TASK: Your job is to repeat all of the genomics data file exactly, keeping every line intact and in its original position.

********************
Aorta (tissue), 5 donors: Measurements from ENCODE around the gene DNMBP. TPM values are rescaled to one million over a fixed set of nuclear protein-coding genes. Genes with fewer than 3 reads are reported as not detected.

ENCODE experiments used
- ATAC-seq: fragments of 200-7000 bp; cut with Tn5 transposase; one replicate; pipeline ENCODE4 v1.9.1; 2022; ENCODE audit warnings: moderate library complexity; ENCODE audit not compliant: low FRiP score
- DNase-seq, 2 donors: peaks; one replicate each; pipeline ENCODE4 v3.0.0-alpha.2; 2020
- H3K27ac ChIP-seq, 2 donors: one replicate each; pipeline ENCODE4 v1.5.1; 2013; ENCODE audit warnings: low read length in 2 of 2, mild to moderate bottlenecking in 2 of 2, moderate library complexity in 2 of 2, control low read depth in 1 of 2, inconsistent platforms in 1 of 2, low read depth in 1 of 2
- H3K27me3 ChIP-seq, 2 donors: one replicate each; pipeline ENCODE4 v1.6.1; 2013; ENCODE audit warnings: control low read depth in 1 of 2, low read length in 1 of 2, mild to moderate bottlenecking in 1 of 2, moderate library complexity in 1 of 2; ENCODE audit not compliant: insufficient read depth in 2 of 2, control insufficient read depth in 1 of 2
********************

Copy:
Aorta (tissue), 5 donors: Measurements from ENCODE around the gene DNMBP. TPM values are rescaled to one million over a fixed set of nuclear protein-coding genes. Genes with fewer than 3 reads are reported as not detected.

ENCODE experiments used
- ATAC-seq: fragments of 200-7000 bp; cut with Tn5 transposase; one replicate; pipeline ENCODE4 v1.9.1; 2022; ENCODE audit warnings: moderate library complexity; ENCODE audit not compliant: low FRiP score
- DNase-seq, 2 donors: peaks; one replicate each; pipeline ENCODE4 v3.0.0-alpha.2; 2020
- H3K27ac ChIP-seq, 2 donors: one replicate each; pipeline ENCODE4 v1.5.1; 2013; ENCODE audit warnings: low read length in 2 of 2, mild to moderate bottlenecking in 2 of 2, moderate library complexity in 2 of 2, control low read depth in 1 of 2, inconsistent platforms in 1 of 2, low read depth in 1 of 2
- H3K27me3 ChIP-seq, 2 donors: one replicate each; pipeline ENCODE4 v1.6.1; 2013; ENCODE audit warnings: control low read depth in 1 of 2, low read length in 1 of 2, mild to moderate bottlenecking in 1 of 2, moderate library complexity in 1 of 2; ENCODE audit not compliant: insufficient read depth in 2 of 2, control insufficient read depth in 1 of 2